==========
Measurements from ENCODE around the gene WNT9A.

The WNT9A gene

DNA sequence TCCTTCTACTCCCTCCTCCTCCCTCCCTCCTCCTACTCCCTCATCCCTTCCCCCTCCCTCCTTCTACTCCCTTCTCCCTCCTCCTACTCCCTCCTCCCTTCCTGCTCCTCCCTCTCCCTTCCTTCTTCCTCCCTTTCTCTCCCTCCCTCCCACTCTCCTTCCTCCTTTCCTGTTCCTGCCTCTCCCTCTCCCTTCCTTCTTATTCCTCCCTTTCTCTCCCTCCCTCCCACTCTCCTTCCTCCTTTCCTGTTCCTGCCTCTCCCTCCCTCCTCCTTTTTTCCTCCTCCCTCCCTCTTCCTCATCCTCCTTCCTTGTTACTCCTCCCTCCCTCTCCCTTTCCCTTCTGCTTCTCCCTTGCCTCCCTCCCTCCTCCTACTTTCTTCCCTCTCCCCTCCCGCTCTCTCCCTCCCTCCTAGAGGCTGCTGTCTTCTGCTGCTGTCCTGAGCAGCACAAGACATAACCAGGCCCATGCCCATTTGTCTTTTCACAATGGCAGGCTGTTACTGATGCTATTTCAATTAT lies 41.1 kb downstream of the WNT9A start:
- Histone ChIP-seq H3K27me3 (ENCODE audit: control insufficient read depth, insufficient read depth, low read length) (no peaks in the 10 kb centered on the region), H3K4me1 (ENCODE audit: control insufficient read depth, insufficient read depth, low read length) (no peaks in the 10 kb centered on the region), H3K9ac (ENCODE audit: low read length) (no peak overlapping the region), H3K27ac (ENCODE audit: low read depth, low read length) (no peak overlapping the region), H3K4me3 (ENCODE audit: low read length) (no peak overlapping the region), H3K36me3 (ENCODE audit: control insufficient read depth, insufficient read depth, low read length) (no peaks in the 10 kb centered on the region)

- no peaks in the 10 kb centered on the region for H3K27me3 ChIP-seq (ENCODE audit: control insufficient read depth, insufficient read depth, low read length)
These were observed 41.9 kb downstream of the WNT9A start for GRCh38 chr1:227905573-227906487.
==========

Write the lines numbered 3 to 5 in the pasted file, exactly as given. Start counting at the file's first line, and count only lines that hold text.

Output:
DNA sequence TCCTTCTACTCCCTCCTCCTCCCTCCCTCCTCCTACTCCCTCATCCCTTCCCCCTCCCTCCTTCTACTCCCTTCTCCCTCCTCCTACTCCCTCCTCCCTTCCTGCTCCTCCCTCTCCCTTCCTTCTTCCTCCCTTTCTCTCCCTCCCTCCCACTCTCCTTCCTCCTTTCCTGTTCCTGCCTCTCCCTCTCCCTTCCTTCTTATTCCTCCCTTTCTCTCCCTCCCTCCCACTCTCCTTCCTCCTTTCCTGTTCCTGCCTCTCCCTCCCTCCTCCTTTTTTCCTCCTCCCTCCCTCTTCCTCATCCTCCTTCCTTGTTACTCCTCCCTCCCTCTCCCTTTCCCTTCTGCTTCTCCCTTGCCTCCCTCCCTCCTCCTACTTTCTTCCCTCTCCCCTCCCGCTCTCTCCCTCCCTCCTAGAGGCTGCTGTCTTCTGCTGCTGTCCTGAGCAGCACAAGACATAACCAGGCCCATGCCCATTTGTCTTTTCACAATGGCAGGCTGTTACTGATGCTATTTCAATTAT lies 41.1 kb downstream of the WNT9A start:
- Histone ChIP-seq H3K27me3 (ENCODE audit: control insufficient read depth, insufficient read depth, low read length) (no peaks in the 10 kb centered on the region), H3K4me1 (ENCODE audit: control insufficient read depth, insufficient read depth, low read length) (no peaks in the 10 kb centered on the region), H3K9ac (ENCODE audit: low read length) (no peak overlapping the region), H3K27ac (ENCODE audit: low read depth, low read length) (no peak overlapping the region), H3K4me3 (ENCODE audit: low read length) (no peak overlapping the region), H3K36me3 (ENCODE audit: control insufficient read depth, insufficient read depth, low read length) (no peaks in the 10 kb centered on the region)

- no peaks in the 10 kb centered on the region for H3K27me3 ChIP-seq (ENCODE audit: control insufficient read depth, insufficient read depth, low read length)